I can honestly say that this was one of the most difficult times in my life, but I am so proud of myself for how much I have managed to achieve despite having lived with ME for 12 years now. This isn’t something I would usually say, but it does some good to recognise what you’ve been through and how far you have come. I have definitely come out the other side stronger and more determined than ever.

To this day still no-one knows what causes ME/CFS which is a really worry considering how much this affects your life, and can to such a severity. ME/CFS is slowly becoming more widely known, but it is still very much an ‘invisible illness’ and a one with a lot of stigma attached to it. I saw on the news last week that they are working towards being able to test blood for ME which would be such a huge breakthrough for it to be more easily detected, and possibly eventually curable.

I wanted to share my experience of ME (well in a brief way as I could go on forever!) so that hopefully others can see that there is light at the end of the tunnel no matter how much of a dark place it is right now. Celebrate your small successes such as brushing your hair yourself, or managing to have bath on your own, as much as your big one’s like walking to the bottom of the street and back. These may be small to other people, but they’re important to you and that is all that matters.

Remember it takes someone with incredible strength to battle through what you are right now so be proud of your successes no matter how big or small 🙂

 

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Just a big kid at heart…

What I’ve always loved most about children is their brutal honesty (which is usually to the detriment of their parents!) and their innocent and naive view of the world. I think it is so sweet when kids come out with things like… babies come out of belly buttons, and the moon is made of sweeties. Wouldn’t it be amazing to just live in that world!?

For some children that innocence doesn’t last as long as it should, especially when you have a sibling with a condition such as DMD. I had to grow up fast, and my innocent view of the world was tainted a little earlier than most. This doesn’t mean to say I had an awful childhood because that is absolutely not it. But I think people, and adults mostly, forget that we have had to deal with things as children that most adults would struggle to cope with.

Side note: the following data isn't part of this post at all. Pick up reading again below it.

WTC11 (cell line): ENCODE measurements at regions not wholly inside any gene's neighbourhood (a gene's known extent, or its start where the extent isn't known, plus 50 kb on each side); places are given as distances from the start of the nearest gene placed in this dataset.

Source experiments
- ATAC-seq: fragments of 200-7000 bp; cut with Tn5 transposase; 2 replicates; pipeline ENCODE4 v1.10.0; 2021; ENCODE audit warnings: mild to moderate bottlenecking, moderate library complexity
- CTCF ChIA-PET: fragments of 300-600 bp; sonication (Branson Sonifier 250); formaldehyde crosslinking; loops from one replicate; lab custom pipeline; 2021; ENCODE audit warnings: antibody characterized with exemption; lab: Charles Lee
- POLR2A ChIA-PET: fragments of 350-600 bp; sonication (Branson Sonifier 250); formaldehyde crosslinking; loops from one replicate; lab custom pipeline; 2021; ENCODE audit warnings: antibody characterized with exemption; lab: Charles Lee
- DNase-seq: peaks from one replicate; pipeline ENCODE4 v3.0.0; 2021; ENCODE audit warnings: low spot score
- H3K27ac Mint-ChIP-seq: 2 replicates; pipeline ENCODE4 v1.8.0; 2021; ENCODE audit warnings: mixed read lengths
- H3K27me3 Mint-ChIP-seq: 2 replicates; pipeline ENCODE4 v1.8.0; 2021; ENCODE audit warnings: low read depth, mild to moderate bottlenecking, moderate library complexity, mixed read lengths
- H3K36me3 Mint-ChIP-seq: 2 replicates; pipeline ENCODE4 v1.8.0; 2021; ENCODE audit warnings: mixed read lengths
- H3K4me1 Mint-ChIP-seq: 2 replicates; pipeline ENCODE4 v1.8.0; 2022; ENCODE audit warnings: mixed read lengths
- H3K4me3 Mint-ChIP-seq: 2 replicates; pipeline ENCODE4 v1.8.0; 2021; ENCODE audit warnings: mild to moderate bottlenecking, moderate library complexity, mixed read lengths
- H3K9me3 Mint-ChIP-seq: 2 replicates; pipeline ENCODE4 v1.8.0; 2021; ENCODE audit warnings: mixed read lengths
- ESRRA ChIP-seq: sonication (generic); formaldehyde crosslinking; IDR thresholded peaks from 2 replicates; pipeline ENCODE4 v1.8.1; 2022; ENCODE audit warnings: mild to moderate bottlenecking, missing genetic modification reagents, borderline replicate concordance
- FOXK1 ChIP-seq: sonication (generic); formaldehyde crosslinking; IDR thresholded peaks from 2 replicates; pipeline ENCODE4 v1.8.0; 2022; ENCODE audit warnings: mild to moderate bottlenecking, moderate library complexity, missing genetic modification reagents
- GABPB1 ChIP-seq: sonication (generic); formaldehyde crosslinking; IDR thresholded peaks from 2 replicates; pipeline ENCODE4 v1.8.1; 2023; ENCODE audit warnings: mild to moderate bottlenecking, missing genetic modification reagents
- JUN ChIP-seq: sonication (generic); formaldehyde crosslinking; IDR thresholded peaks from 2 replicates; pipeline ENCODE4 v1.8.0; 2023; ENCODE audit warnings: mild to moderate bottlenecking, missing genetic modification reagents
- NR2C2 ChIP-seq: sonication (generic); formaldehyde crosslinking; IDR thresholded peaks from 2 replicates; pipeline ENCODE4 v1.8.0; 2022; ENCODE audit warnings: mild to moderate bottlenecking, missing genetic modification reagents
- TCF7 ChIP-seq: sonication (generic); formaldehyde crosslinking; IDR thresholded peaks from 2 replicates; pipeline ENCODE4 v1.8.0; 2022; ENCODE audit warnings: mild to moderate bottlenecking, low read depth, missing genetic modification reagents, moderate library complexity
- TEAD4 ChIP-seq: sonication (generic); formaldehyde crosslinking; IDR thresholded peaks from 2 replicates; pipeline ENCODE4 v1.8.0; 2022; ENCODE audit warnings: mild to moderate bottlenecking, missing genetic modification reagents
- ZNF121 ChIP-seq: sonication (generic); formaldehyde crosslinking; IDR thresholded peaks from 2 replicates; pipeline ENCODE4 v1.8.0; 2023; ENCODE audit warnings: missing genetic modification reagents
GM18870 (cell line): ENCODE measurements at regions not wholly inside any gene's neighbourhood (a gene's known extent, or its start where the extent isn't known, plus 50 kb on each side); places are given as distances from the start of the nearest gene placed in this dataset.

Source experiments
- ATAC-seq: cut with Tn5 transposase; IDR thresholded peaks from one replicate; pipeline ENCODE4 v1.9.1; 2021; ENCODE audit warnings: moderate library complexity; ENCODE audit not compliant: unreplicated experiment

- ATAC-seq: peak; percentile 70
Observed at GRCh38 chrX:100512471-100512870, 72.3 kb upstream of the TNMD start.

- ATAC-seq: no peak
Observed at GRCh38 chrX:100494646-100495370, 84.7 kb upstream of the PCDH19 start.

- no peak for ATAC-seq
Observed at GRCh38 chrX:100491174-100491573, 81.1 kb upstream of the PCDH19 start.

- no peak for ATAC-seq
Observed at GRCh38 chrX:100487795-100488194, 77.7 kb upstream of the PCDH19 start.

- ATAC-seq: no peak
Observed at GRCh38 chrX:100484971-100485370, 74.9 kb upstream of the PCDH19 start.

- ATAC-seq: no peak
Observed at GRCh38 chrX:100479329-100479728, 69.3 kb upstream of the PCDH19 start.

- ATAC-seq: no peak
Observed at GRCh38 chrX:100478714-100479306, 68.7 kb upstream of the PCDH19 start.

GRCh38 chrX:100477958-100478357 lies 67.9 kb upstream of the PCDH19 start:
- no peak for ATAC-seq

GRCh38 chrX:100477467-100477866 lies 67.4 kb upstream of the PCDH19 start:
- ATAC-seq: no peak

I remember the day that we were told us about the full extent of Joe’s condition like it was yesterday. We found out much younger than we needed to due to a nasty comment from a child that was aimed to hurt, but that comment was true. That was one of the most difficult conversations that we’ve ever had to have as a family. I was about 14 maybe older/ younger I can’t remember, and my other siblings were somewhere around 12, and 9 years old. It was in that moment that I realised that I needed to be grown up and strong for everyone else. Not because anyone told me I had to be, but because that ‘big sister syndrome’ kicked in (see my post titled ‘Big Sister Syndrome’). I remember being completely numb, I just didn’t know how to react and I almost couldn’t react how I knew I should. I just shutdown and carried on like it never happened for a lot of years, and it’s only of recent years that I have really had to deal with it head on.

The hardest part about being older beyond your years is that when your a teenager, it feels much harder to make friends and relate to teenage issues. In a lot of ways your already an adult because you have to deal with adult things at home. I was a right moody cow as a teenager, and I probably was too serious and uptight, it took me a long time to loosen up a bit and try to be a bit more my age really. It sounds backwards to have to try and not act older than you are, but unfortunately for a lot of us that is the reality. And it’s tough, because kids can also be cruel.